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60 White Street / Bostudio Architecture

ArchDaily // May 05, 2017

60 White, located in the heart of TriBeCa, boasts 8 residential lofts that fuse high-end design with sustainability and energy efficiency. Exclusively represented by Shaun Osher and Emily Beare of Core Group Marketing, the building offers 2 and 3 bedroom residences ranging in size from 1,943 to 3,129 square feet. Pricing for available units starts at $4,625,000. At 60 White Street, residents enjoy a discreet keyed-elevator entry, individualized virtual security systems, on-site fitness center and storage, private residential lounge with green landscape features and a planted eco-wall in the entrance gallery. With careful selection of materials and inspired interior design, all the charm, character and history of a landmark edifice are preserved and celebrated, while creating the perfect modern loft experience.

60 White lofts boast large and gracious rooms with ample lighting making for a modern and luxurious space. Spanning three panes, Zola’s American Heritage SDH (Simulated Double Hung) window provides abundant daylight and increased ventilation, while creating a well-insulated, draft free building envelope.

Approximately 80% of the project’s materials were reused or maintained from the existing structure. The rest of the finishes were sourced locally, helping to breathe new life into the wondrous souls of these stunning buildings. Some of these locally sourced materials include Vermont Danby Marble from Vermont Quarries – home to the world’s largest underground quarry – and 300 year-old reclaimed oak from The Hudson Company, an undeniable leader of the reclaimed wood industry. The marble embodies the outstanding performance and durability of the project, while the reclaimed wood speaks to the natural and historic quality. Another striking component of the project is the Biophilia and the use of nature to improve the building’s living conditions. Featuring a planted living green wall in the lobby, which offers aesthetic charm while contributing to a healthy and natural ventilation system. These materials help execute the vision of excellence, sustainability, and historic preservation – choosing to honor the past while building for the future.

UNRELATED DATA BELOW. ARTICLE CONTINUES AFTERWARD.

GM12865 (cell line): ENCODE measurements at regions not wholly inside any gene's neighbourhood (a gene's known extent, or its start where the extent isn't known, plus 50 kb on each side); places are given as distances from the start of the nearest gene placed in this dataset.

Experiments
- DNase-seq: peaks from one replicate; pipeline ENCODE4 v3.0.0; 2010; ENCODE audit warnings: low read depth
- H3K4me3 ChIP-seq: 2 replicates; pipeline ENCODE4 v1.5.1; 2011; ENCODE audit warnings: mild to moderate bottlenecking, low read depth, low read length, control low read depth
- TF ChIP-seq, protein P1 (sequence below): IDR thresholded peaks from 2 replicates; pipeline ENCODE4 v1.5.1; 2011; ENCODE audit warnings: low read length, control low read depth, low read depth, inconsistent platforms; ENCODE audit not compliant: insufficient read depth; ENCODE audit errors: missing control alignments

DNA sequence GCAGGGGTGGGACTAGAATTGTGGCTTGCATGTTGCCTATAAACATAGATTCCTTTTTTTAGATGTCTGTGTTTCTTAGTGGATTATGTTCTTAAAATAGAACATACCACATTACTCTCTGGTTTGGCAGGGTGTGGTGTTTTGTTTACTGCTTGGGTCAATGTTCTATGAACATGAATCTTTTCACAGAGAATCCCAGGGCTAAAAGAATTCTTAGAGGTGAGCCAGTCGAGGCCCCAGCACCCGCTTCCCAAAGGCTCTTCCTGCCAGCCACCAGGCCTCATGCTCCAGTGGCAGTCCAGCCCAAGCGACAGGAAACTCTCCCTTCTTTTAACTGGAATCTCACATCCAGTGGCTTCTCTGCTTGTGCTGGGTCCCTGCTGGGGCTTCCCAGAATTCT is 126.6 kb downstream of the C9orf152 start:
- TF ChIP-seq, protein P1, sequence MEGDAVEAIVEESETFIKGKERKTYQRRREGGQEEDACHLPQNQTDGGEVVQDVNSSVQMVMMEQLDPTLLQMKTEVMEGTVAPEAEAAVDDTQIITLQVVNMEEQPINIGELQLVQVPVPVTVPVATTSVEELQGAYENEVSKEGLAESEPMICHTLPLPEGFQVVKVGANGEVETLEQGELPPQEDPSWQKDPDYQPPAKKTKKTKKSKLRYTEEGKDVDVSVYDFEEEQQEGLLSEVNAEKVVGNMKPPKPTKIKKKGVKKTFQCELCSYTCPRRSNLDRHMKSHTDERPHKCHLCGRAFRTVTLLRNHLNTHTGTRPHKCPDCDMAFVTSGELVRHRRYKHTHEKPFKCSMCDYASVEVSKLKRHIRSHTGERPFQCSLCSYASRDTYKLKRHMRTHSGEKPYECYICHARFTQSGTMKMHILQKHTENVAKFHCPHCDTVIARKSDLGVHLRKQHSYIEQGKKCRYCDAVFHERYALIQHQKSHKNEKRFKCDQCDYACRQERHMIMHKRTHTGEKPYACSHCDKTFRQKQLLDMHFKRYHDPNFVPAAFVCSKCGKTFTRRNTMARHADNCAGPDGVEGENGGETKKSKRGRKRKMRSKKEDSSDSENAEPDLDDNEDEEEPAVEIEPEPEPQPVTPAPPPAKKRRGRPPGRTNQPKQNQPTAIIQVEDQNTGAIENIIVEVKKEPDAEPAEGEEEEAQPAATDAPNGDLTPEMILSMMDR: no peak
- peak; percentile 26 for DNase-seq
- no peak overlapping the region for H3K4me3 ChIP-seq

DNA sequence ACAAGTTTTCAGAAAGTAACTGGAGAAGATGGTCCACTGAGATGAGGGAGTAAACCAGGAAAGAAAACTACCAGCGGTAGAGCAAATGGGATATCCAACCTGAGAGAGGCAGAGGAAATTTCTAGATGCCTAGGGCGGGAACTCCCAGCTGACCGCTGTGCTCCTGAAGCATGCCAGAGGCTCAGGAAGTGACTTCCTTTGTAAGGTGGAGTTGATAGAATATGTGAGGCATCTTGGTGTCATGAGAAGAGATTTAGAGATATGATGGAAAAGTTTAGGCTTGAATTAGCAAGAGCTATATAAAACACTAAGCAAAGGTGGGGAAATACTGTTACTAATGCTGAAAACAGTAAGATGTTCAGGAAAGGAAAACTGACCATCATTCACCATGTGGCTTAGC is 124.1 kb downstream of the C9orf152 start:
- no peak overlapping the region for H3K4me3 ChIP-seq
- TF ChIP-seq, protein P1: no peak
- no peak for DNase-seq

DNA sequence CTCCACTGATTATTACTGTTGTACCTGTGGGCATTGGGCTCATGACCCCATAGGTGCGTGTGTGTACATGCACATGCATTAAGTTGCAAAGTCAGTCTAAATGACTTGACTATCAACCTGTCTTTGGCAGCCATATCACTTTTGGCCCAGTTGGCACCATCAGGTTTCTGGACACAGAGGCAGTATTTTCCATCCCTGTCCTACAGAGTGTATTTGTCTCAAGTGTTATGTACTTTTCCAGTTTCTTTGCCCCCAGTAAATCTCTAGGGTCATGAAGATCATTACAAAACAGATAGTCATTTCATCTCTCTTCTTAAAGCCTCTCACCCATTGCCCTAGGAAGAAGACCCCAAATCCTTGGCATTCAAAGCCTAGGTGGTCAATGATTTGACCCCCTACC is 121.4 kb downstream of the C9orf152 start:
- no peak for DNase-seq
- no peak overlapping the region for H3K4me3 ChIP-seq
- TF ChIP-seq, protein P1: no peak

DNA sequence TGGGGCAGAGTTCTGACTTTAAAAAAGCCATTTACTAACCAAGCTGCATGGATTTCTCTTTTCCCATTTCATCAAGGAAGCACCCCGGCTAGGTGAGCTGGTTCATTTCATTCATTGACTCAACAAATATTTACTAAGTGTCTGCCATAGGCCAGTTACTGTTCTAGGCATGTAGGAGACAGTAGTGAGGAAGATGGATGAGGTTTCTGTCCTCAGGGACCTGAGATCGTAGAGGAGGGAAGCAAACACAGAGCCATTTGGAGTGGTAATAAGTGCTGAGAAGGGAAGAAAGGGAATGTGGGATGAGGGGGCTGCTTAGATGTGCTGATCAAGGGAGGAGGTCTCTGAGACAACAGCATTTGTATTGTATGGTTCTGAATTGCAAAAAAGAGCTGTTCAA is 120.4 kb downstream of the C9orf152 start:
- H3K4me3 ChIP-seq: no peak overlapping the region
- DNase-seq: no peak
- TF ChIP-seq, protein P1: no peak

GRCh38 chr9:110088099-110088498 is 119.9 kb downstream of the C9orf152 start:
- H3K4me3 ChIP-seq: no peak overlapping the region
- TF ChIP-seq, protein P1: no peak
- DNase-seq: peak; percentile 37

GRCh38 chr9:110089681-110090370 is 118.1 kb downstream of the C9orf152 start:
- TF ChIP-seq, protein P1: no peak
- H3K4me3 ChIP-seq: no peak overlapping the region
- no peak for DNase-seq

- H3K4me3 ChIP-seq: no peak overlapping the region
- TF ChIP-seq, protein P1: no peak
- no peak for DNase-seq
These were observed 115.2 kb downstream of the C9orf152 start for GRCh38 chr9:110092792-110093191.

Original Article: ArchDaily